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Social Inclusion - Not a Concept to Drive Social Policy

Tuesday, 24th November 2009 at 10:25 am
Staff Reporter
The Rudd Government's Social Inclusion plans scrutinized from within the Social Policy Unit

Tuesday, 24th November 2009
at 10:25 am
Staff Reporter



Social Inclusion - Not a Concept to Drive Social Policy
Tuesday, 24th November 2009 at 10:25 am

 The paper called Social inclusion and social citizenship — towards a truly inclusive society is by Matthew Thomas and Luke Buckmaster from the Social Policy Section of the Federal Parliamentary Library.


The paper says the term social inclusion is conceptually problematic in that it limits its scope to threshold issues and presents those being included as passive objects of policy, rather than as active participants in society.


The authors say the concept of social inclusion is thus unlikely to provide a useful framework for driving social policy, without some modification or clarification.


They say that with its emphasis on participation, social inclusion bears some resemblance to the concept of social citizenship, though without the crucial focus on such participation as being a right—as is the case with citizenship


They says locating social inclusion within a revised and more contemporary citizenship framework would most likely strengthen it as a concept. It would do so by reframing the concept in terms of the various rights and duties necessary for full citizenship, and creating a more active and participatory approach to social arrangements than can currently be found in the concept of social inclusion.


The Rudd Labor Government began implementing a social inclusion agenda in 2007 that involved the establishment of structural arrangements similar to those introduced in South Australia—that is, a Social Inclusion Board and a Social Inclusion Unit in the Department of the Prime Minister and Cabinet—as well as a Minister and a Parliamentary Secretary for Social Inclusion.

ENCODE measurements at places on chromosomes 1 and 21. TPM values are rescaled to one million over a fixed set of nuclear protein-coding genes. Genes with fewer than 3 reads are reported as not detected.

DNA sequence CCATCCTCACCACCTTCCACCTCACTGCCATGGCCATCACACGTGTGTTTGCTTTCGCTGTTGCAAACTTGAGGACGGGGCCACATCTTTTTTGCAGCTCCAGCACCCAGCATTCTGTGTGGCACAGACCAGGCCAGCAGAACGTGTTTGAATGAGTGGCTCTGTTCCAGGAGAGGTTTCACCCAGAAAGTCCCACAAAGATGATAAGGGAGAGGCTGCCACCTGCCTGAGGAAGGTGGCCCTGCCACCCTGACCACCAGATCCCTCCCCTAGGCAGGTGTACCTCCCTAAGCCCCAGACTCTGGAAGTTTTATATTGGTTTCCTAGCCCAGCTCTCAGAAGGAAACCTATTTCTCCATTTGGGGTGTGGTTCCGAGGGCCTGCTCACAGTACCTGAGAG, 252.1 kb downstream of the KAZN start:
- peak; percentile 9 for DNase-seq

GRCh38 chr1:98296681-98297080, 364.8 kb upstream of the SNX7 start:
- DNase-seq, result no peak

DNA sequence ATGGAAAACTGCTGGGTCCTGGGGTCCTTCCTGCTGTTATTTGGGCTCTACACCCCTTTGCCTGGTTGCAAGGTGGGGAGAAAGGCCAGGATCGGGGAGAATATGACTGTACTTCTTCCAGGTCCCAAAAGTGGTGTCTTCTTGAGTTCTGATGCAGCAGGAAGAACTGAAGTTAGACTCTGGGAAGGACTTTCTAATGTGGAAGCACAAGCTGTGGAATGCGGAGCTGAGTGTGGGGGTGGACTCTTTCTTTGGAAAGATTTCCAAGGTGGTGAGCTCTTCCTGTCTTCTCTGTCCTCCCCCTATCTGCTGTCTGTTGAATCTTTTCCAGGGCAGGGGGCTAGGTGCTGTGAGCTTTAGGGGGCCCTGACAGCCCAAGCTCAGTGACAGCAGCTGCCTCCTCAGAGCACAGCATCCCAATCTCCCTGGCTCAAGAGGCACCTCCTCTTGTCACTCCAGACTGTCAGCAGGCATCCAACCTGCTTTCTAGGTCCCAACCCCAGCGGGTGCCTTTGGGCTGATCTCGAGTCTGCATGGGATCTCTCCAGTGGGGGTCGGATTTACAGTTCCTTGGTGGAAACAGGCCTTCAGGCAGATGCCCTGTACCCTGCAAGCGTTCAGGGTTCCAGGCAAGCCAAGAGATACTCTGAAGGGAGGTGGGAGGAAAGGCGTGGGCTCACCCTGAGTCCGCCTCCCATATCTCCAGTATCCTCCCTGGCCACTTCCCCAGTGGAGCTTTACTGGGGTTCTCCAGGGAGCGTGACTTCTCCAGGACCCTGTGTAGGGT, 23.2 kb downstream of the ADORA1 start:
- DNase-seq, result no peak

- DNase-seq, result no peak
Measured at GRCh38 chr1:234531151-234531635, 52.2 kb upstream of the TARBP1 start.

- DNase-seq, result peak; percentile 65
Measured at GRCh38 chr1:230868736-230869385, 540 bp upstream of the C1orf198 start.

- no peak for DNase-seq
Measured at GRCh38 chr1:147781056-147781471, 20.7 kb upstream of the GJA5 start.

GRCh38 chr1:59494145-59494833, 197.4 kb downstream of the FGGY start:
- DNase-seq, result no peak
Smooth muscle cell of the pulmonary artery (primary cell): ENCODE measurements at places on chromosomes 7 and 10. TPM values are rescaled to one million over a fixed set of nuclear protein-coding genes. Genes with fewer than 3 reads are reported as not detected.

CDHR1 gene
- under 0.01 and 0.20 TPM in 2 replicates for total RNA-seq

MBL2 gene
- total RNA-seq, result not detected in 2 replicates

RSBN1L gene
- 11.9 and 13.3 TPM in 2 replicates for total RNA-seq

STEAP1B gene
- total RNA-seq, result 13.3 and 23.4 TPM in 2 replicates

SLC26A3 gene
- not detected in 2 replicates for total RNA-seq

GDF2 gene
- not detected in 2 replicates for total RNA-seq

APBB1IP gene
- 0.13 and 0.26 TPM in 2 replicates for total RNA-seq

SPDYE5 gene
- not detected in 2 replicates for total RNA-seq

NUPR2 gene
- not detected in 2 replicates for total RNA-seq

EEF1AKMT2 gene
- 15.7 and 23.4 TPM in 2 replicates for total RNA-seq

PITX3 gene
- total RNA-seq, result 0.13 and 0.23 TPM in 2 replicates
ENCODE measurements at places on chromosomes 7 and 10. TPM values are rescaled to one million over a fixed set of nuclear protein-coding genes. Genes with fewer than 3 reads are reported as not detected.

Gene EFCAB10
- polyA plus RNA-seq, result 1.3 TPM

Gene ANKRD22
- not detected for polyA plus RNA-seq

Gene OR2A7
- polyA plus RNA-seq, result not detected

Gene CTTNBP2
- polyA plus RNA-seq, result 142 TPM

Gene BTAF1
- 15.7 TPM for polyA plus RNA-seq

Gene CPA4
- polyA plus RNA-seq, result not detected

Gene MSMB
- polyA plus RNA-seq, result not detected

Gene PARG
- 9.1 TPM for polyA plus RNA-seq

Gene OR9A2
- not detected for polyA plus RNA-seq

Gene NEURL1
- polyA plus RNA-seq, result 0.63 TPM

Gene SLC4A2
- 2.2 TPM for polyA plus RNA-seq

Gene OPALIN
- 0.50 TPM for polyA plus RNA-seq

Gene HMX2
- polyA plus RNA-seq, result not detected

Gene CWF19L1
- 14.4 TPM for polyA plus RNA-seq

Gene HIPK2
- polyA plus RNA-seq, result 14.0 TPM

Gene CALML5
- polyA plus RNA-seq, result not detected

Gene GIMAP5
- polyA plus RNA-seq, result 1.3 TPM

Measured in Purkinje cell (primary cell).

The Government also identified a number of early priorities for social inclusion in the areas of employment participation, mental health, homelessness, child poverty, support for local communities and overcoming Indigenous disadvantage.


More recently, the Government has released a compendium of social inclusion indicators that is designed to assist the Social Inclusion Board to develop measures of social inclusion, and to discuss social inclusion related issues. The Government has also indicated that, by the end of 2009, it will develop a national statement on social inclusion that will ‘chart a long-term strategy towards making Australia a stronger, fairer society.’


The authors say that if social inclusion is to serve a meaningful role as a policy framework, then it needs to have more substance; what is required is a strong version of the concept. 


One means of ‘beefing up’ social inclusion is the possibility of linking the concept to a rights agenda. One possible way of doing this is through the concept of social citizenship, based as it is on the concept of social rights and using social citizenship in combination with the concept of social inclusion, as a framework for social policy.  


The paper says the concept of social citizenship highlights the need to look beyond formal legal and political rights and obligations in order to gain a fuller appreciation of what is needed for participation in or membership of a community. Citizenship is also about non-political capacities which themselves are directly connected to access to social resources.


It says the concept of social inclusion has a number of definitional and conceptual problems that limit its capacity to serve as a framework for the development of social policy but this is not to say that the concept is without its merits, or that its deficiencies cannot be addressed. 


However, the paper argues that without further development and clarification, the concept’s potential for making serious and lasting inroads into social disadvantage and marginality is likely to go unrealised.


The paper can be downloaded at;


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